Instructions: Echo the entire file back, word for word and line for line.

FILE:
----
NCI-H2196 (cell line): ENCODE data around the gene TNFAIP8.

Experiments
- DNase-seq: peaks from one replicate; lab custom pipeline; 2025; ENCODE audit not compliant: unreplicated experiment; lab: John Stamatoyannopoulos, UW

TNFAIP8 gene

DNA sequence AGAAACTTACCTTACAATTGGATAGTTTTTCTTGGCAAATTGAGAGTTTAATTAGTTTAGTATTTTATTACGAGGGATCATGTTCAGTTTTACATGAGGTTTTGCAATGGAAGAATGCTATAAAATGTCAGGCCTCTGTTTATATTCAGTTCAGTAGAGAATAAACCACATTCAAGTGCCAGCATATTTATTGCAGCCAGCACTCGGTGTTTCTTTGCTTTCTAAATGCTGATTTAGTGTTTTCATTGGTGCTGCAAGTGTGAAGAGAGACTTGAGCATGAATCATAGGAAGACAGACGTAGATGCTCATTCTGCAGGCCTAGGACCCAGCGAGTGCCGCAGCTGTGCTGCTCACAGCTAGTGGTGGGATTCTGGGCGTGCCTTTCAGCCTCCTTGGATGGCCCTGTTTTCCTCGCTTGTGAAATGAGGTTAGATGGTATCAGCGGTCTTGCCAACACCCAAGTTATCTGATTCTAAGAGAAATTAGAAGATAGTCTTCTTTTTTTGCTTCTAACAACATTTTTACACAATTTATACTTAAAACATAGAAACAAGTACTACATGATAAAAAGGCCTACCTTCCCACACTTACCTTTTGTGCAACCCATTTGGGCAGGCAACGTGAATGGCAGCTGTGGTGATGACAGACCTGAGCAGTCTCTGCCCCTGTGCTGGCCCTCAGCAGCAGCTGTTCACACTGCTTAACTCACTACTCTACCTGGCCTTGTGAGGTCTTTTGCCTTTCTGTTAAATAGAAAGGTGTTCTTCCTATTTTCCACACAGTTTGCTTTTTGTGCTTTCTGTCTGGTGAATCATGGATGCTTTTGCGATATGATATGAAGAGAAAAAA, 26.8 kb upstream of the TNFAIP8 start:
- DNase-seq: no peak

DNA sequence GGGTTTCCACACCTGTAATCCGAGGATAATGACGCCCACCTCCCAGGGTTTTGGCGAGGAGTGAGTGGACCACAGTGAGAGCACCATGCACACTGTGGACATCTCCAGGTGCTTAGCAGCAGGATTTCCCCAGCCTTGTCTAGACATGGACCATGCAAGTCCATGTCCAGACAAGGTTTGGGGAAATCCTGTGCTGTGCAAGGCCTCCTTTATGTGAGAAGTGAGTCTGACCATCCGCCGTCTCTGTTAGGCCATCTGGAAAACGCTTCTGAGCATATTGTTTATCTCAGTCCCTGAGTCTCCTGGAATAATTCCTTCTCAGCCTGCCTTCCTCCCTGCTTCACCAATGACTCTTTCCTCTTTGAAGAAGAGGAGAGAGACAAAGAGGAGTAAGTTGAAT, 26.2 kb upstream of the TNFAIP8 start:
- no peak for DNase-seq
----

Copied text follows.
NCI-H2196 (cell line): ENCODE data around the gene TNFAIP8.

Experiments
- DNase-seq: peaks from one replicate; lab custom pipeline; 2025; ENCODE audit not compliant: unreplicated experiment; lab: John Stamatoyannopoulos, UW

TNFAIP8 gene

DNA sequence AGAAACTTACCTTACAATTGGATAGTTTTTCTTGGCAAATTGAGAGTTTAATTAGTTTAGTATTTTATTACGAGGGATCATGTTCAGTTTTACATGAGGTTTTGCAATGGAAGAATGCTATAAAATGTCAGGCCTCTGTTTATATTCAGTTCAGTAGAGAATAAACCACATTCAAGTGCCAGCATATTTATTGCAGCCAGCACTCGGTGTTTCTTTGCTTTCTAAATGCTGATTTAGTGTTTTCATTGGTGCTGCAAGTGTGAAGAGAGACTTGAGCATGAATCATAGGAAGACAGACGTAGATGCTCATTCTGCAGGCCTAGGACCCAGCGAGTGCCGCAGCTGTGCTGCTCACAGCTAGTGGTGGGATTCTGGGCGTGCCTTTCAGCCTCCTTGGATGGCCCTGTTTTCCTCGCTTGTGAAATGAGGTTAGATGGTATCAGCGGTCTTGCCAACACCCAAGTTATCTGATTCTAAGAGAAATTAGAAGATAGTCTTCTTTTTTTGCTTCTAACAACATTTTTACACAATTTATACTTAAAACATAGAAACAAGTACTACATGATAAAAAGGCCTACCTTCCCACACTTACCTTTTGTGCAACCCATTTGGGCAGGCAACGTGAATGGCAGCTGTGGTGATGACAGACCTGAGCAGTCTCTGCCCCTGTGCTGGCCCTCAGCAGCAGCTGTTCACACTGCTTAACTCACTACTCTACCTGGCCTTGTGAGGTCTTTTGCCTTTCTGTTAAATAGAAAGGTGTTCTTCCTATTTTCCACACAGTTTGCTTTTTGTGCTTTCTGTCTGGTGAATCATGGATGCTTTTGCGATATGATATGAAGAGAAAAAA, 26.8 kb upstream of the TNFAIP8 start:
- DNase-seq: no peak

DNA sequence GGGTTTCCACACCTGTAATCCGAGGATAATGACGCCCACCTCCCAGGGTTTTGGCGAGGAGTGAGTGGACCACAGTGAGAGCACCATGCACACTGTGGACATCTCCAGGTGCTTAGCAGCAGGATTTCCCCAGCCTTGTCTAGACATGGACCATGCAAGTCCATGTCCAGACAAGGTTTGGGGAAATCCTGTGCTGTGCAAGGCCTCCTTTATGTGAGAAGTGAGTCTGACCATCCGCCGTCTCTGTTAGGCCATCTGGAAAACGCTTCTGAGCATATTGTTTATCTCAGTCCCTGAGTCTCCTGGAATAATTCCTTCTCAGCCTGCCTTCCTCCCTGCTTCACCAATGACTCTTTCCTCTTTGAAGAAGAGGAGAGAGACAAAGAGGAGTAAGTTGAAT, 26.2 kb upstream of the TNFAIP8 start:
- no peak for DNase-seq